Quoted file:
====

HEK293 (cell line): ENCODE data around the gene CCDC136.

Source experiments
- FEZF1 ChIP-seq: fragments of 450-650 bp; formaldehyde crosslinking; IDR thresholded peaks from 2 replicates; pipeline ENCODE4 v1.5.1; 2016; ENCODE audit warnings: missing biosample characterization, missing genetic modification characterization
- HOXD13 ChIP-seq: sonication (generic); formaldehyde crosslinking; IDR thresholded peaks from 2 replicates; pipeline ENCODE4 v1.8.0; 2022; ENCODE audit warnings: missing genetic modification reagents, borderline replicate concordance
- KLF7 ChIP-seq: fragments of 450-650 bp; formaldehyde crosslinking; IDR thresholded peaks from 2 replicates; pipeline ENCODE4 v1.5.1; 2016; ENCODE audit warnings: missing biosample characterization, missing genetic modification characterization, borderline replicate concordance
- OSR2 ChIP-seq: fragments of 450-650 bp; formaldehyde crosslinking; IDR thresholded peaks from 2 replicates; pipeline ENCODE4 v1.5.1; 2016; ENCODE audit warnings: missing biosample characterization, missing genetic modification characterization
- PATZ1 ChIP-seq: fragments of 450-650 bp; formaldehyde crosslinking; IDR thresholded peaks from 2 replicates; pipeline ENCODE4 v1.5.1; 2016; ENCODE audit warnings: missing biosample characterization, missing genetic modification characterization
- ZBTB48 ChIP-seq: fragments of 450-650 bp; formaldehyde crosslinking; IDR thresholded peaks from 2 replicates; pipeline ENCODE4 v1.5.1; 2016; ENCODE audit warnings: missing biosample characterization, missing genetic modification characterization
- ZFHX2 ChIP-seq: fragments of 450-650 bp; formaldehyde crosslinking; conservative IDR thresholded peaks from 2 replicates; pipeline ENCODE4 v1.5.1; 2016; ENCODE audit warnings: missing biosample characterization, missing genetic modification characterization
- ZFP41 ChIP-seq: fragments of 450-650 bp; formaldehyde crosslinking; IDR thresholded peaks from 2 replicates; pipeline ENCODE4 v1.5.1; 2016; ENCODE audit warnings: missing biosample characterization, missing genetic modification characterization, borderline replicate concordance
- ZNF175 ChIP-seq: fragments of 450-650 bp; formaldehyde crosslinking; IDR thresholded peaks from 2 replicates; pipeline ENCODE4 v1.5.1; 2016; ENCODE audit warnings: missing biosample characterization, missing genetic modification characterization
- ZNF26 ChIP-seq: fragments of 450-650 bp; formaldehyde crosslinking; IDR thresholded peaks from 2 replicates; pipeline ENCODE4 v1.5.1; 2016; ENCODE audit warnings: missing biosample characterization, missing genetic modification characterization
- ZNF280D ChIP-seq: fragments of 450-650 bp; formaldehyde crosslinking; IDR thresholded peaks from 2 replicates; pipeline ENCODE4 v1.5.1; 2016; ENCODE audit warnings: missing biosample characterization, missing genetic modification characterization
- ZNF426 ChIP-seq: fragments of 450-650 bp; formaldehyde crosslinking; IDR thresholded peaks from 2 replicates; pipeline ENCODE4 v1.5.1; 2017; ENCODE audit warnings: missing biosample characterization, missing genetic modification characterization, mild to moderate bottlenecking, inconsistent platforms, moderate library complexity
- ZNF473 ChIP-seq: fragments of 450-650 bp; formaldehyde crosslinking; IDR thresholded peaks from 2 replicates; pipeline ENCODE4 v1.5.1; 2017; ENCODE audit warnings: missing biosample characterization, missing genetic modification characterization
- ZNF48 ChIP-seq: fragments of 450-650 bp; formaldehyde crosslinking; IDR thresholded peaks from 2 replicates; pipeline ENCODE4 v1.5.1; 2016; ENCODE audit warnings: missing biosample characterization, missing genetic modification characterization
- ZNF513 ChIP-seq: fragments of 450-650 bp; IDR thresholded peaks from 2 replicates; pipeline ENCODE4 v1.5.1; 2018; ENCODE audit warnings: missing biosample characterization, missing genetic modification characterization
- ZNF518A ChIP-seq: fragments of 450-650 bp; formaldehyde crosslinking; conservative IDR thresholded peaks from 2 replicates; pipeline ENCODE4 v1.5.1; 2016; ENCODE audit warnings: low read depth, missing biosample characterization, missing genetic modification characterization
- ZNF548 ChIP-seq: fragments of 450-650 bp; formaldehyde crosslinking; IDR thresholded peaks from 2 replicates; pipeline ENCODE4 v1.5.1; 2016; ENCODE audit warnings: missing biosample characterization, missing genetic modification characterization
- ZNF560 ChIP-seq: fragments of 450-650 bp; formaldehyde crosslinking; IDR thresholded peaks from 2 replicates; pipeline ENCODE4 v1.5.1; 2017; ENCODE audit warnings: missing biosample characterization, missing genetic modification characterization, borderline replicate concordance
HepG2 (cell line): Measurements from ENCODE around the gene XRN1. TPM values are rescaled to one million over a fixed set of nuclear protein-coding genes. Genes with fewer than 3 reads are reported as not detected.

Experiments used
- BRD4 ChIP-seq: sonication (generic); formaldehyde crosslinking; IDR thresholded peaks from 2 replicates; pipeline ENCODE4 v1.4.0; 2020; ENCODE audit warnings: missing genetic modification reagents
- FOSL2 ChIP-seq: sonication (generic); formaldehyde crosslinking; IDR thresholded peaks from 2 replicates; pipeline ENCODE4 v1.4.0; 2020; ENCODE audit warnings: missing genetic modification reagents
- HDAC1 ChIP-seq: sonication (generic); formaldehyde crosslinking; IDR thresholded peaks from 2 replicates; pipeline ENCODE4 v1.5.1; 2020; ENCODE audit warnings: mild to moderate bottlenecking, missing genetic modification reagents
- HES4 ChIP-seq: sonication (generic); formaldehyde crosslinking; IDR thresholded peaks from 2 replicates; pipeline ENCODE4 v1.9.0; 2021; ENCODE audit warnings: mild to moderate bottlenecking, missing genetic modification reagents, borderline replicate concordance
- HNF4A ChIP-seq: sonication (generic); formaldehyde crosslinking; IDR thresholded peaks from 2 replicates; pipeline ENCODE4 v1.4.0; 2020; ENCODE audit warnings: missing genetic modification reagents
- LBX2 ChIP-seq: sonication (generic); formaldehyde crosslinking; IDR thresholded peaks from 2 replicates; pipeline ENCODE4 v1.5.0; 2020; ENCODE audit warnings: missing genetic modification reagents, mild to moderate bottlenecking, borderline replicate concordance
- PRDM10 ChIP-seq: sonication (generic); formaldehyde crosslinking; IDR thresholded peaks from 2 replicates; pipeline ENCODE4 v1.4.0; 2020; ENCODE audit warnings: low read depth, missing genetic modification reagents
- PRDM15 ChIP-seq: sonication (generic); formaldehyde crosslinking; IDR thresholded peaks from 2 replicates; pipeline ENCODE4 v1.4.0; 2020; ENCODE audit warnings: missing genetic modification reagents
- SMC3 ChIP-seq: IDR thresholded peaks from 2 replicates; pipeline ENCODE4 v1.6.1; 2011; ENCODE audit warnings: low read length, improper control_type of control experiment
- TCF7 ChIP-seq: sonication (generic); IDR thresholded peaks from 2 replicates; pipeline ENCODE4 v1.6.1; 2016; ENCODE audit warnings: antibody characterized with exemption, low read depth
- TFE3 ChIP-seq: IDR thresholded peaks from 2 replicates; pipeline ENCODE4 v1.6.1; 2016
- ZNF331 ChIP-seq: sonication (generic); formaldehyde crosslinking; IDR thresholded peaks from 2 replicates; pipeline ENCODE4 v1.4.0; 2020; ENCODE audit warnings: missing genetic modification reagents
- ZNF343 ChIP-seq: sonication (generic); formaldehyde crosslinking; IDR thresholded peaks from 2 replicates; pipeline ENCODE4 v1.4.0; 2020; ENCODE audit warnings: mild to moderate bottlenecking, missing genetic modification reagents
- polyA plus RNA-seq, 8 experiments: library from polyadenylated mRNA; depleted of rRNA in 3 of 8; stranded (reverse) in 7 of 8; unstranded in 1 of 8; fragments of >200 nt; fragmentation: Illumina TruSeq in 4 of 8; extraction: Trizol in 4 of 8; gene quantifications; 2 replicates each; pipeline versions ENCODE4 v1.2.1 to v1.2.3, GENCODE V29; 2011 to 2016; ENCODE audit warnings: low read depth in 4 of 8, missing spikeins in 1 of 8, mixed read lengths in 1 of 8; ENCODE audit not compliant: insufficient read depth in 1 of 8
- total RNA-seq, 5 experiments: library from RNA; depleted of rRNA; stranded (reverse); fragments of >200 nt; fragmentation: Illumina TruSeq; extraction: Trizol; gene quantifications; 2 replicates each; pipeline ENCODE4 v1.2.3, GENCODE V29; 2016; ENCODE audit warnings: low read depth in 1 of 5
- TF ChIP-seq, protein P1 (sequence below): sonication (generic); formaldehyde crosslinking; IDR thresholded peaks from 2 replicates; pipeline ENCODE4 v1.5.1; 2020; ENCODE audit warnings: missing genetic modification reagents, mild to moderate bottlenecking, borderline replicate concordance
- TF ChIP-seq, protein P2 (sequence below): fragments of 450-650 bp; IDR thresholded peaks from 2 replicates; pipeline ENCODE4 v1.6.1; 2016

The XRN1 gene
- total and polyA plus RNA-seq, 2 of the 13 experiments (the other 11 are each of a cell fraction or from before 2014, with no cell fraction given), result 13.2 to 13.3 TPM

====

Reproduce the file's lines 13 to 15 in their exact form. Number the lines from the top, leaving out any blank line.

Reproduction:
- ZNF280D ChIP-seq: fragments of 450-650 bp; formaldehyde crosslinking; IDR thresholded peaks from 2 replicates; pipeline ENCODE4 v1.5.1; 2016; ENCODE audit warnings: missing biosample characterization, missing genetic modification characterization
- ZNF426 ChIP-seq: fragments of 450-650 bp; formaldehyde crosslinking; IDR thresholded peaks from 2 replicates; pipeline ENCODE4 v1.5.1; 2017; ENCODE audit warnings: missing biosample characterization, missing genetic modification characterization, mild to moderate bottlenecking, inconsistent platforms, moderate library complexity
- ZNF473 ChIP-seq: fragments of 450-650 bp; formaldehyde crosslinking; IDR thresholded peaks from 2 replicates; pipeline ENCODE4 v1.5.1; 2017; ENCODE audit warnings: missing biosample characterization, missing genetic modification characterization